Finally, I’d really, really appreciate it if they’d cut back the Christ Metaphor stuff a bit. We get it. Also, I always thought the Moses angle worked a bit better.
This post contains some spoilers about The Dark Knight, so if you’ve not seen it, go look at kittens
1. Some conservatives are claiming that The Dark Knight and its depiction of Batman show that the character is a true conservative and that the film displays those values wonderfully:
Innocents get killed, civil liberties are infringed, and Batman ardently defends lies over truth in the pursuit of propaganda. Extremism in the defense of liberty is Batmanâ€™s virtue, and he ventures much farther into the wilds of lawlessness than any politician would dare. Moreover, his Gotham is a place where some believe that chaos can be managed, that giving into a simple demand from the Joker that Batman turn himself in might be a workable alternative in the long run.
So Batman, a true “hero” whose only motive is to protect the City, is portrayed as being hamstrung by pantywaist bureaucrats and nosy reporters. He needs to hide; he needs to do his deeds out of pure sacrifice, knowing that an ungrateful populace will not appreciate what he’s done for them. But he doesn’t care. He’s truly the warrior standing watch to protect the city, and he does not expect anything in return.
This is a remarkable piece of propaganda. It is the type of propaganda that’s breathtaking in its audacity and scope. It’s in your face. There is no subtlety to it. And that’s what’s eerie about it.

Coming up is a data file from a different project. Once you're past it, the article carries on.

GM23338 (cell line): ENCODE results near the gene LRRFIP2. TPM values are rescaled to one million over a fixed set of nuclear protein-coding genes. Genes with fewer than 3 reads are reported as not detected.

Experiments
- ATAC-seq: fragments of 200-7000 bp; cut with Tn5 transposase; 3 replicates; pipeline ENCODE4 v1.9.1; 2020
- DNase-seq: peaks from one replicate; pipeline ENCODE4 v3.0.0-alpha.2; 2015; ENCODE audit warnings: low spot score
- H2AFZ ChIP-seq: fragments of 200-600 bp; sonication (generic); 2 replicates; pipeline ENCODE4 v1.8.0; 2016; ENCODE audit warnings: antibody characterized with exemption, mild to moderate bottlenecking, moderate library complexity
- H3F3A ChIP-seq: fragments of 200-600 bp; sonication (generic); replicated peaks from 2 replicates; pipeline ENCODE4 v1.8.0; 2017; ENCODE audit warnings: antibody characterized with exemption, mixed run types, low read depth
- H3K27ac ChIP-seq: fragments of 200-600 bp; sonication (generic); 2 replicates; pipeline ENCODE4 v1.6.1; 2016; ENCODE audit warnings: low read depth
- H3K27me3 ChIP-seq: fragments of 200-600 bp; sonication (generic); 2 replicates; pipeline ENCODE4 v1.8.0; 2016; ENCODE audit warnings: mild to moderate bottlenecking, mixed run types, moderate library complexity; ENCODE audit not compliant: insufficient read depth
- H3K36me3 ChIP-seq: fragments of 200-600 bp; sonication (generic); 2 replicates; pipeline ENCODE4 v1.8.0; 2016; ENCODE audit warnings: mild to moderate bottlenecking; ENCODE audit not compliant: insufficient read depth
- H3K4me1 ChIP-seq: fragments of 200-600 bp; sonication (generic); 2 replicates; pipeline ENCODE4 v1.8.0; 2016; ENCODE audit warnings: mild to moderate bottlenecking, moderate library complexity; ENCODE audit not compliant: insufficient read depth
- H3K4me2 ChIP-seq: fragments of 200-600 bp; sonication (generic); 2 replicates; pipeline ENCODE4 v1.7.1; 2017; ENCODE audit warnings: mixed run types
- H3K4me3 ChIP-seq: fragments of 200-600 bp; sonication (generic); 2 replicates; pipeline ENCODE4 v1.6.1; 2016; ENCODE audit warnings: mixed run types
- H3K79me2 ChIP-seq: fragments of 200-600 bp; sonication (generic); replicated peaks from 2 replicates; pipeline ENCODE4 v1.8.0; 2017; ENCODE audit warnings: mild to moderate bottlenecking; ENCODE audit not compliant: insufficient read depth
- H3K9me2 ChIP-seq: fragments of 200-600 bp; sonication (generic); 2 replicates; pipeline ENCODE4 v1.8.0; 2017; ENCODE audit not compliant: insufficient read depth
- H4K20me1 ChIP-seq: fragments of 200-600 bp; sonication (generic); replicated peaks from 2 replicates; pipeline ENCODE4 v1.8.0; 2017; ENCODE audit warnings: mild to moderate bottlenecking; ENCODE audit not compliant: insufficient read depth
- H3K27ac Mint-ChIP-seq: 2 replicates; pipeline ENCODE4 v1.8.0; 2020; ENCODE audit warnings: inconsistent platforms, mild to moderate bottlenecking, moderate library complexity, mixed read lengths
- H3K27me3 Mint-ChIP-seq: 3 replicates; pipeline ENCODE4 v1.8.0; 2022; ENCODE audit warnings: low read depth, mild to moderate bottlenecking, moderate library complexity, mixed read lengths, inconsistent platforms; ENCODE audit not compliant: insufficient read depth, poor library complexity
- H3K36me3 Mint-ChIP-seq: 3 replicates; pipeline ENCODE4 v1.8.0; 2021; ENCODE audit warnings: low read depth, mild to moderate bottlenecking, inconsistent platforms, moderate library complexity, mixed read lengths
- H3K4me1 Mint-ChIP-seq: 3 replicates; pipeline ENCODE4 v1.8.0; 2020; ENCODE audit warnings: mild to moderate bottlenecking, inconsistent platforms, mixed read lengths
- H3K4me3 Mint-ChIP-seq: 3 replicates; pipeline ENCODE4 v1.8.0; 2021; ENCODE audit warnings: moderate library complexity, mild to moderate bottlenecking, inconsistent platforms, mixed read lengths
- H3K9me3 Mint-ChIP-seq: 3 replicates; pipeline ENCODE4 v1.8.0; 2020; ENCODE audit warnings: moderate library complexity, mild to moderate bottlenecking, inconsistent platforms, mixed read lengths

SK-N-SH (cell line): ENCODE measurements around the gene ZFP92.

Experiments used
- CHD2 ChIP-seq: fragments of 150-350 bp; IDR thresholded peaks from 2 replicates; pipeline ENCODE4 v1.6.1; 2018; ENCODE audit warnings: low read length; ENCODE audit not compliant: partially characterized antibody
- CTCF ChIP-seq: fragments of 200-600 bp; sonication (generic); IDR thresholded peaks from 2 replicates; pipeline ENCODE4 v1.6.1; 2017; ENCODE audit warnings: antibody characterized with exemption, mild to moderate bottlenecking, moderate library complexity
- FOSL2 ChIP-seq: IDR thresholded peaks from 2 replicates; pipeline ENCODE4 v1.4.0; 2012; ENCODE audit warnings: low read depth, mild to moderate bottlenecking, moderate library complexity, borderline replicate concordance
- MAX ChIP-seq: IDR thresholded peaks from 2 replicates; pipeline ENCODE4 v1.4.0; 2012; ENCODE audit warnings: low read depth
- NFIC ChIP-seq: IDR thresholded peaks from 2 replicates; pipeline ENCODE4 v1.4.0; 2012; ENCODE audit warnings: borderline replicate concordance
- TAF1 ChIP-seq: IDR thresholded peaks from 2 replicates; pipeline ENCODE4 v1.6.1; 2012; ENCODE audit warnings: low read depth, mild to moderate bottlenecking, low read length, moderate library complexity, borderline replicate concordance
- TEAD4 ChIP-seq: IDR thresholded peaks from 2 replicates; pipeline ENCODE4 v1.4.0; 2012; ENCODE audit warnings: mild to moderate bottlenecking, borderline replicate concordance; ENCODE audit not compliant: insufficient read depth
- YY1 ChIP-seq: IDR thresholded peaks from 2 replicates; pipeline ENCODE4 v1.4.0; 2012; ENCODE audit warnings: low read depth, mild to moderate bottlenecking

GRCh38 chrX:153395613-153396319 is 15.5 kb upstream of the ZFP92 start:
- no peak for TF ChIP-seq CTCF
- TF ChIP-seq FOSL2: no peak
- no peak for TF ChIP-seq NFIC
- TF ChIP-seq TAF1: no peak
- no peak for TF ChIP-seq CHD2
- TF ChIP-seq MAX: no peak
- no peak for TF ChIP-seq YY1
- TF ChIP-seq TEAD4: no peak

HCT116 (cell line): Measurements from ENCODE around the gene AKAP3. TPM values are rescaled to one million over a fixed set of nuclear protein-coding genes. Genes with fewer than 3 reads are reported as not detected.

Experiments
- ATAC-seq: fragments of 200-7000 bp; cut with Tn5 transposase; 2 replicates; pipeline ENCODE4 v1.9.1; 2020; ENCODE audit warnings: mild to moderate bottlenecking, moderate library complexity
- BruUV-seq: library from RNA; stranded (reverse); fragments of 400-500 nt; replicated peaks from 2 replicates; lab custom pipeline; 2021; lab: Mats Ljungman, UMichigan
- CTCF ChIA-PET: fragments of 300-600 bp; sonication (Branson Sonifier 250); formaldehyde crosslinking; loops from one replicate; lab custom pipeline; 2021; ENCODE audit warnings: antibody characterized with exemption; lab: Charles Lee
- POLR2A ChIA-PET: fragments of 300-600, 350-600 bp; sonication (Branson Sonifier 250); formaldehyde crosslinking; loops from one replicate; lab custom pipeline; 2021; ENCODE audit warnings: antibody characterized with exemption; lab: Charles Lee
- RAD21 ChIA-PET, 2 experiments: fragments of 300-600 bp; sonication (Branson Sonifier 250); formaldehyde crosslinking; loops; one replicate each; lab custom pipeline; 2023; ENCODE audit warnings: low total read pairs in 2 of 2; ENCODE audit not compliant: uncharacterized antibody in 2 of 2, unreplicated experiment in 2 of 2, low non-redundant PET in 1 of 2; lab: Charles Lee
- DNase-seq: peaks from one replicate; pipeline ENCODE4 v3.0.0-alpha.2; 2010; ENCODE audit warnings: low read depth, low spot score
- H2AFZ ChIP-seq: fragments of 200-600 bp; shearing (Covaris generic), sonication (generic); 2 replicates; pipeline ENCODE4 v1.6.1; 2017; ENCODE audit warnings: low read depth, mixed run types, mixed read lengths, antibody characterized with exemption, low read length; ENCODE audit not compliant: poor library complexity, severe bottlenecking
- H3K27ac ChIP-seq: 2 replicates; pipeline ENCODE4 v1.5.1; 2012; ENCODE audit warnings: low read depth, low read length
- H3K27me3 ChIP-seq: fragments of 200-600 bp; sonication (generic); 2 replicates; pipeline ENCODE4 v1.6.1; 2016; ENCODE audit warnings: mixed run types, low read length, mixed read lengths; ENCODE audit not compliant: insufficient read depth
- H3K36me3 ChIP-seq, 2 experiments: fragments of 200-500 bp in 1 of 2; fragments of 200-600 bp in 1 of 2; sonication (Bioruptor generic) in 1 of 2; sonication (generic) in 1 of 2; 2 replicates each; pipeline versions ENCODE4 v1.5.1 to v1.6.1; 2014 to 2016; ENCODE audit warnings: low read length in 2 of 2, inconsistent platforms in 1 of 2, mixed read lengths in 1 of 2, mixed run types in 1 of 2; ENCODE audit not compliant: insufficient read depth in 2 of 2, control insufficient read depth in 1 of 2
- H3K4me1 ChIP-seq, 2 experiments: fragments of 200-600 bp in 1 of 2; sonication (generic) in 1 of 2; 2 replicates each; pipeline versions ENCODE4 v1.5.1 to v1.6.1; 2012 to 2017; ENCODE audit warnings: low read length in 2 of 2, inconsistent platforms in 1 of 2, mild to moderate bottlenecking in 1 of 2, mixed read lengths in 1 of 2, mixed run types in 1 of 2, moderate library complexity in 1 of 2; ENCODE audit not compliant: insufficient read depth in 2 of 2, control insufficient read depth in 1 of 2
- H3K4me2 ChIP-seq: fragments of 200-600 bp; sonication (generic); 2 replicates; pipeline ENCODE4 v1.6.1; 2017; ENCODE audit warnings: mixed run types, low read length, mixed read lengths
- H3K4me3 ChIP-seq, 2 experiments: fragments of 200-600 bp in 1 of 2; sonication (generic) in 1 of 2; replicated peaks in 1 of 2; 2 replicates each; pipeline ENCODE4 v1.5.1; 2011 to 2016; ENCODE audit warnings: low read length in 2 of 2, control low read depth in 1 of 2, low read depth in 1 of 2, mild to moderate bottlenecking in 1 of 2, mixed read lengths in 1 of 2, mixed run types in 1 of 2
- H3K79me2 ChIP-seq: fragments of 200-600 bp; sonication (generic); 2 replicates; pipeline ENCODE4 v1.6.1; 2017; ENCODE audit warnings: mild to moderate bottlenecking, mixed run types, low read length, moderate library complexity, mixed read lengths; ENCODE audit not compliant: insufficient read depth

In their zeal to prove a point, sides actually ignore the fact that Batman’s invasions of privacy and the like were portrayed as bad things happening for a good cause. The whole film revolves around that moral gray area: Batman does things that the police can’t, but the police can’t do them for good reason and Harvey Dent, someone who believes in the law and its power, is betrayed by his belief and is pushed over the edge by The Joker.
Gordon’s escalation speech at the end of Batman Begins discusses the situation succinctly: “We start carrying semi-automatics, they buy automatics. We start wearing Kevlar, they buy armor-piercing rounds.” Batman’s very presence has pushed Gotham into the state it’s in at the beginning of the movie with dopplegangers and supercriminals on the loose on top of the “old’ problems represented by Salvatore Falcone.
As Dorian pointed out in a conversation, Bruce Wayne’s affiliations with Lucius Fox and Alfred provide him with an ethical center he may not have otherwise. While it’s obvious that he wants to help the city in any way he can, it’s also apparent that he’s very afraid of going too far. By giving Lucius control of the listening devices, he’s allowing the man to act as a governor on his actions, and with Alfred he gets the feedback and steering that he still needs.
At the end, a new status quo emerges that is, if anything, more chaotic for the principals than what the film started with, despite the extraordinary methods used and sacrifices made. In many ways, you could say that The Joker won because he’s pushed Gotham into a more paranoid state than ever, something a terrorist would want. Batman’s actions, while saving countless lives and keeping the city together, are merely a band-aid on much larger problems that the character will have to face in the future.
I love that a summer blockbuster can’t be reduced to talking points by either side, no matter how much they try. In a time where the news, politicians, and most entertainment bombards us with left/right, right/wrong, and good/bad, it’s refreshing to have a movie – a superhero movie at that – contradict that sort of thinking by giving viewers something more than spectacle. It’s been over three weeks since I saw the movie and I still find myself thinking back about choices made by the filmmakers and their characters. Helluva movie.